The release of a video showing four US Marines urinating on the corpses of Afghan Taliban fighters shocks people, and for good reason. Such a display of dominance and disregard for the dead prompts questioning what the killing really meant. When a life extinguished forever is devalued in this way, one must ask where the process of devaluation began.
US Secretary of Defense Leon Panetta quickly condemned the action caught on tape. Yet what shows a more callous disregard for life: What these Marines did or Panetta’s recent re-authorization of calculated drone strikes in Pakistan?
A detailed study by the Bureau of Investigative Journalism finds that between 391 and 780 civilians have been killed by drone strikes since 2004, including 175 children. Drone attacks have increased under US president Barack Obama’s command, with 259 strikes since he took office. Tariq Aziz, 16 years old, was killed by a drone within 72 hours after he attended an anti-drone strike conference. His 12-year-old cousin was also killed in the October 2011 attack (“Bureau reporter meets 16-year-old three days before US drone kills him,” November 4th, 2011).
This is not “Obama cleaning up the mess Bush got us in.” This is murder as a pillar of the Obama administration’s policy. Saying that it isn’t important or that it’s okay because these people might harbor militants is saying that the lives of the villagers are not important. If they are dismembered by explosions or crushed in their own homes after a nearby blast, that’s their problem. If they are terrorized by the constant prospect of sudden death from the sky, that’s just fine.
The drone attack policy treats the lives of bystanders as unimportant compared to any risk to American lives in missions that minimize the risks of those bystanders. Or maybe Pakistani lives are just less important than the resources such missions would require. It is a devaluing of the lives of people who happen to live elsewhere. This understandably stirs hatred toward the United States and the people who live here.
Nationalism and the operation of the state devalue human life. The “others” who aren’t supposed to matter are the ones violence is projected upon. In varying degrees, people attacked by police, immigrants who disappear into detention centers, and people in the way of military power projection are subject to violence the state regards as legitimate.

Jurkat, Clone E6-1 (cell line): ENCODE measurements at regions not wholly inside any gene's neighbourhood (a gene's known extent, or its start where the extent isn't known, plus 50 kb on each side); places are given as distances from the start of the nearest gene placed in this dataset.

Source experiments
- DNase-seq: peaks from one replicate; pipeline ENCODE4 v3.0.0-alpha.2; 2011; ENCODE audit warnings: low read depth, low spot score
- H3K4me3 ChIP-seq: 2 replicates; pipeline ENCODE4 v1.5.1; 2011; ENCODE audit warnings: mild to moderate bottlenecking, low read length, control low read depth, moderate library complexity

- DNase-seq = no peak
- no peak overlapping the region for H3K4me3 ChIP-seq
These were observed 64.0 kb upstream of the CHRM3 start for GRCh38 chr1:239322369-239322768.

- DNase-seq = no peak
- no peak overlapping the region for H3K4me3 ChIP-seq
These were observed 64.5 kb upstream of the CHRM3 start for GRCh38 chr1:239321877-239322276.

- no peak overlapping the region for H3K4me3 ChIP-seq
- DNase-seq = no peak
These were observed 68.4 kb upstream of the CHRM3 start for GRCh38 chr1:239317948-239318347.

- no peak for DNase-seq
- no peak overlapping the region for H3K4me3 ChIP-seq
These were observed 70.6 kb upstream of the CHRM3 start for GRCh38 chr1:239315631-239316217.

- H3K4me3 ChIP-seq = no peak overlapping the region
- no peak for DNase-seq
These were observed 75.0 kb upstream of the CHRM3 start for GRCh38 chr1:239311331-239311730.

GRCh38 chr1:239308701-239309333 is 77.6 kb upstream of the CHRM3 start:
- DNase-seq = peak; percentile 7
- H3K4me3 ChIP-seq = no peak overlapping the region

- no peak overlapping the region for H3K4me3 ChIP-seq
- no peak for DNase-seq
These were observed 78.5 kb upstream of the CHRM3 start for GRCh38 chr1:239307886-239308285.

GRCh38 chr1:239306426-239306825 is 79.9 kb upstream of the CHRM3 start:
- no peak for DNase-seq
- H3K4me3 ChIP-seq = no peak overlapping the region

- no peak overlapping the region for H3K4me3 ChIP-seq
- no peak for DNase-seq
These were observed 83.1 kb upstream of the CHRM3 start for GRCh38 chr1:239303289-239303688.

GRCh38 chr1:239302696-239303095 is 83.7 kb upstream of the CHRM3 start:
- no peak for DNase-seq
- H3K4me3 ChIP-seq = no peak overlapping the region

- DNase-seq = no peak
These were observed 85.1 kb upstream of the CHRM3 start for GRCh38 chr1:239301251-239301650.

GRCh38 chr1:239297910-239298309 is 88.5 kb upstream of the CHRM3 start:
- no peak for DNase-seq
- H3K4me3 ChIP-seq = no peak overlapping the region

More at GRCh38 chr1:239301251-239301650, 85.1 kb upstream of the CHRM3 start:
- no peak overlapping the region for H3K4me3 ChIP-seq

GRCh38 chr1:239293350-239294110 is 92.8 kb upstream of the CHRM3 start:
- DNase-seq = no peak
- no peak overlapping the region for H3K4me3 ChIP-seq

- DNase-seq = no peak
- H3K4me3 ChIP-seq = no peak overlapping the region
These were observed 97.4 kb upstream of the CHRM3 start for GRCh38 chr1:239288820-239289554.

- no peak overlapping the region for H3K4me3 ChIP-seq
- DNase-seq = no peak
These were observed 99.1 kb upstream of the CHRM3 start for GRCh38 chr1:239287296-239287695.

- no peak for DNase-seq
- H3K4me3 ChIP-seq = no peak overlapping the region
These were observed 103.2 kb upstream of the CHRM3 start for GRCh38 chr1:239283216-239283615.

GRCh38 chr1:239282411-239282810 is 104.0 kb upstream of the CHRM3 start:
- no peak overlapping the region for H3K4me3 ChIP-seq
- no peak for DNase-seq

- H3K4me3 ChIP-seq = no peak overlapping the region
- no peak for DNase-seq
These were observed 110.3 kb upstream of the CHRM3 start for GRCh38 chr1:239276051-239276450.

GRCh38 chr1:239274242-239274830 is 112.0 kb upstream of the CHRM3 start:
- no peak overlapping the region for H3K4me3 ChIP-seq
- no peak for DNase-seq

The desecration of corpses is an expression of disregard for human life that is not easy to hide or spin. Maybe that is why the government is investigating the men in this video, yet threatened to shoot the messenger when WikiLeaks released the Collateral Murder video. The pilots who giggled about shooting into a van being used to evacuate wounded people, showing complete disregard for the children they shot, have not been punished. But the soldier who allegedly leaked the video was put in solitary confinement for 10 months and threatened with execution.
The development of massive and diverse movements against established power is promising for the future of human life, liberty, and dignity. They can call out the crimes of governments and make the political environment less friendly toward oppression. They can undermine politicians’ sources of power by dispersing state power and developing and defending better options outside the system. The status quo is killing people.
Citations to this article:
- Darian Worden, Urinating on Life, Deming, New Mexico Headlight, 01/18/12
- Darian Worden, Orinandose sobre la vida, La Tribuna Hispana USA, 01/17/12
- Darian Worden, Desecration of corpses a disregard for life, Kuala Lumpur Malay Mail, 01/16/12
- Darian Worden, Urinating on life, Dhaka, Bangladesh New Age, 01/15/12